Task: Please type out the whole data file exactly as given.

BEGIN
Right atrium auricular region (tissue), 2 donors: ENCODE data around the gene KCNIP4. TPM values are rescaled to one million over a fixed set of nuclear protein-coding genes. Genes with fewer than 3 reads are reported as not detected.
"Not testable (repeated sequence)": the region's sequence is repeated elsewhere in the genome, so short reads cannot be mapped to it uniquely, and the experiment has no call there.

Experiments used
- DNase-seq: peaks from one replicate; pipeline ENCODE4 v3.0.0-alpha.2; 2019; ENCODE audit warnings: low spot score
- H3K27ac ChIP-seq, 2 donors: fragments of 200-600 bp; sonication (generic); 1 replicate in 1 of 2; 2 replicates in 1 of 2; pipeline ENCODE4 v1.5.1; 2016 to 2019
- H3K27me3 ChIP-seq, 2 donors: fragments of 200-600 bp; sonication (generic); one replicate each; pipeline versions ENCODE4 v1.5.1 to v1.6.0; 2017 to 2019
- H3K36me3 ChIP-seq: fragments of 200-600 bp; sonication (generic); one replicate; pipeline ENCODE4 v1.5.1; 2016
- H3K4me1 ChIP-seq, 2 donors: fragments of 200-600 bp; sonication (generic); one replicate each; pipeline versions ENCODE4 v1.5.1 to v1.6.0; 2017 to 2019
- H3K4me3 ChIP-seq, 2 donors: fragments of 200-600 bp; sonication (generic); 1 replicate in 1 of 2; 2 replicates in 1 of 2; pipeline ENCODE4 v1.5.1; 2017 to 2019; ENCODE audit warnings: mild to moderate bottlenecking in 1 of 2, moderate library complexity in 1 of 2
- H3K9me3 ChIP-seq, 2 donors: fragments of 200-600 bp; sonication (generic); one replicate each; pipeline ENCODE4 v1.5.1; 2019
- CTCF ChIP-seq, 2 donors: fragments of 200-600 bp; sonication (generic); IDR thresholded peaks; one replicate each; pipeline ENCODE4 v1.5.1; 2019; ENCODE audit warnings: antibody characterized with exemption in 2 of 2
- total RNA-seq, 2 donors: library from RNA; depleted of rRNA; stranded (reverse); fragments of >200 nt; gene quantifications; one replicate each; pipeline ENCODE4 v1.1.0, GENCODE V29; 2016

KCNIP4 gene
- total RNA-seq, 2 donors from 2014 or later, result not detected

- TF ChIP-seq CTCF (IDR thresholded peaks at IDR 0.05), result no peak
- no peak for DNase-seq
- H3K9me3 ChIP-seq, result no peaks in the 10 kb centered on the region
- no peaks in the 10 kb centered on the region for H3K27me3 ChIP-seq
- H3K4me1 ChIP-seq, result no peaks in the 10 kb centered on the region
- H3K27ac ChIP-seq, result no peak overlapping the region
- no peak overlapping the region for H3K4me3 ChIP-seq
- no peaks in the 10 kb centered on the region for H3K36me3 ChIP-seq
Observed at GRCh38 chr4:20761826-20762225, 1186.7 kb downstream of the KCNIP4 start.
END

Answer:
Right atrium auricular region (tissue), 2 donors: ENCODE data around the gene KCNIP4. TPM values are rescaled to one million over a fixed set of nuclear protein-coding genes. Genes with fewer than 3 reads are reported as not detected.
"Not testable (repeated sequence)": the region's sequence is repeated elsewhere in the genome, so short reads cannot be mapped to it uniquely, and the experiment has no call there.

Experiments used
- DNase-seq: peaks from one replicate; pipeline ENCODE4 v3.0.0-alpha.2; 2019; ENCODE audit warnings: low spot score
- H3K27ac ChIP-seq, 2 donors: fragments of 200-600 bp; sonication (generic); 1 replicate in 1 of 2; 2 replicates in 1 of 2; pipeline ENCODE4 v1.5.1; 2016 to 2019
- H3K27me3 ChIP-seq, 2 donors: fragments of 200-600 bp; sonication (generic); one replicate each; pipeline versions ENCODE4 v1.5.1 to v1.6.0; 2017 to 2019
- H3K36me3 ChIP-seq: fragments of 200-600 bp; sonication (generic); one replicate; pipeline ENCODE4 v1.5.1; 2016
- H3K4me1 ChIP-seq, 2 donors: fragments of 200-600 bp; sonication (generic); one replicate each; pipeline versions ENCODE4 v1.5.1 to v1.6.0; 2017 to 2019
- H3K4me3 ChIP-seq, 2 donors: fragments of 200-600 bp; sonication (generic); 1 replicate in 1 of 2; 2 replicates in 1 of 2; pipeline ENCODE4 v1.5.1; 2017 to 2019; ENCODE audit warnings: mild to moderate bottlenecking in 1 of 2, moderate library complexity in 1 of 2
- H3K9me3 ChIP-seq, 2 donors: fragments of 200-600 bp; sonication (generic); one replicate each; pipeline ENCODE4 v1.5.1; 2019
- CTCF ChIP-seq, 2 donors: fragments of 200-600 bp; sonication (generic); IDR thresholded peaks; one replicate each; pipeline ENCODE4 v1.5.1; 2019; ENCODE audit warnings: antibody characterized with exemption in 2 of 2
- total RNA-seq, 2 donors: library from RNA; depleted of rRNA; stranded (reverse); fragments of >200 nt; gene quantifications; one replicate each; pipeline ENCODE4 v1.1.0, GENCODE V29; 2016

KCNIP4 gene
- total RNA-seq, 2 donors from 2014 or later, result not detected

- TF ChIP-seq CTCF (IDR thresholded peaks at IDR 0.05), result no peak
- no peak for DNase-seq
- H3K9me3 ChIP-seq, result no peaks in the 10 kb centered on the region
- no peaks in the 10 kb centered on the region for H3K27me3 ChIP-seq
- H3K4me1 ChIP-seq, result no peaks in the 10 kb centered on the region
- H3K27ac ChIP-seq, result no peak overlapping the region
- no peak overlapping the region for H3K4me3 ChIP-seq
- no peaks in the 10 kb centered on the region for H3K36me3 ChIP-seq
Observed at GRCh38 chr4:20761826-20762225, 1186.7 kb downstream of the KCNIP4 start.